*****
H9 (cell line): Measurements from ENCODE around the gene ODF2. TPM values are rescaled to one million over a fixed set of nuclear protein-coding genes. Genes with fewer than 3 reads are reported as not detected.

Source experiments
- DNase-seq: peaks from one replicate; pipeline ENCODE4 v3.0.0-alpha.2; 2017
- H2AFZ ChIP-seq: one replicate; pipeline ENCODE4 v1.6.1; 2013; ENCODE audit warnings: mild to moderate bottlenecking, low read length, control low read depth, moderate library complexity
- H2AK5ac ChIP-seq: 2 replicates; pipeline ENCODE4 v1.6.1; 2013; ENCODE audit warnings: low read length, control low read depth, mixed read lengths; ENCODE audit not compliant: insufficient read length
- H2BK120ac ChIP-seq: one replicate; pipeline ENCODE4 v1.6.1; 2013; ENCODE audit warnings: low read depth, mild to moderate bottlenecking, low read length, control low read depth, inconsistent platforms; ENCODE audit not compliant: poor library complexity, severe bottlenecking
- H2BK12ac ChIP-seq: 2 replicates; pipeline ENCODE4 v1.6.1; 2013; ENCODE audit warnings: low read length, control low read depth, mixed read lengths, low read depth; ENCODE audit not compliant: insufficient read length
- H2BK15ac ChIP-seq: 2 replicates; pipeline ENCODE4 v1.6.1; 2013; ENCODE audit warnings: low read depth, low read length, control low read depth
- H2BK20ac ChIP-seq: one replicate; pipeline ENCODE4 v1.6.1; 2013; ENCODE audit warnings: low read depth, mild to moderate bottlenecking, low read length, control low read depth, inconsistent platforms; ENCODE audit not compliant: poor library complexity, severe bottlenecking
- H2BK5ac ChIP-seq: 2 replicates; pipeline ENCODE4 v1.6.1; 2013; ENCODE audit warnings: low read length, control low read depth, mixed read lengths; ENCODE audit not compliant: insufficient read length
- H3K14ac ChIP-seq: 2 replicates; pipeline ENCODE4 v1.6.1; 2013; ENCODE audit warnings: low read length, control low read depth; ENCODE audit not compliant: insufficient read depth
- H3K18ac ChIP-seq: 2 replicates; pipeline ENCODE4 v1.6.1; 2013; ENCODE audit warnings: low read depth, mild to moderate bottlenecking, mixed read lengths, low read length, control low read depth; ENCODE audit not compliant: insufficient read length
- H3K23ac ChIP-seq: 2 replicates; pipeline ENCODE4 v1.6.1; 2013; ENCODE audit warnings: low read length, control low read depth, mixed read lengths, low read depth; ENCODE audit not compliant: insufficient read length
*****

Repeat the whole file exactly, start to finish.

H9 (cell line): Measurements from ENCODE around the gene ODF2. TPM values are rescaled to one million over a fixed set of nuclear protein-coding genes. Genes with fewer than 3 reads are reported as not detected.

Source experiments
- DNase-seq: peaks from one replicate; pipeline ENCODE4 v3.0.0-alpha.2; 2017
- H2AFZ ChIP-seq: one replicate; pipeline ENCODE4 v1.6.1; 2013; ENCODE audit warnings: mild to moderate bottlenecking, low read length, control low read depth, moderate library complexity
- H2AK5ac ChIP-seq: 2 replicates; pipeline ENCODE4 v1.6.1; 2013; ENCODE audit warnings: low read length, control low read depth, mixed read lengths; ENCODE audit not compliant: insufficient read length
- H2BK120ac ChIP-seq: one replicate; pipeline ENCODE4 v1.6.1; 2013; ENCODE audit warnings: low read depth, mild to moderate bottlenecking, low read length, control low read depth, inconsistent platforms; ENCODE audit not compliant: poor library complexity, severe bottlenecking
- H2BK12ac ChIP-seq: 2 replicates; pipeline ENCODE4 v1.6.1; 2013; ENCODE audit warnings: low read length, control low read depth, mixed read lengths, low read depth; ENCODE audit not compliant: insufficient read length
- H2BK15ac ChIP-seq: 2 replicates; pipeline ENCODE4 v1.6.1; 2013; ENCODE audit warnings: low read depth, low read length, control low read depth
- H2BK20ac ChIP-seq: one replicate; pipeline ENCODE4 v1.6.1; 2013; ENCODE audit warnings: low read depth, mild to moderate bottlenecking, low read length, control low read depth, inconsistent platforms; ENCODE audit not compliant: poor library complexity, severe bottlenecking
- H2BK5ac ChIP-seq: 2 replicates; pipeline ENCODE4 v1.6.1; 2013; ENCODE audit warnings: low read length, control low read depth, mixed read lengths; ENCODE audit not compliant: insufficient read length
- H3K14ac ChIP-seq: 2 replicates; pipeline ENCODE4 v1.6.1; 2013; ENCODE audit warnings: low read length, control low read depth; ENCODE audit not compliant: insufficient read depth
- H3K18ac ChIP-seq: 2 replicates; pipeline ENCODE4 v1.6.1; 2013; ENCODE audit warnings: low read depth, mild to moderate bottlenecking, mixed read lengths, low read length, control low read depth; ENCODE audit not compliant: insufficient read length
- H3K23ac ChIP-seq: 2 replicates; pipeline ENCODE4 v1.6.1; 2013; ENCODE audit warnings: low read length, control low read depth, mixed read lengths, low read depth; ENCODE audit not compliant: insufficient read length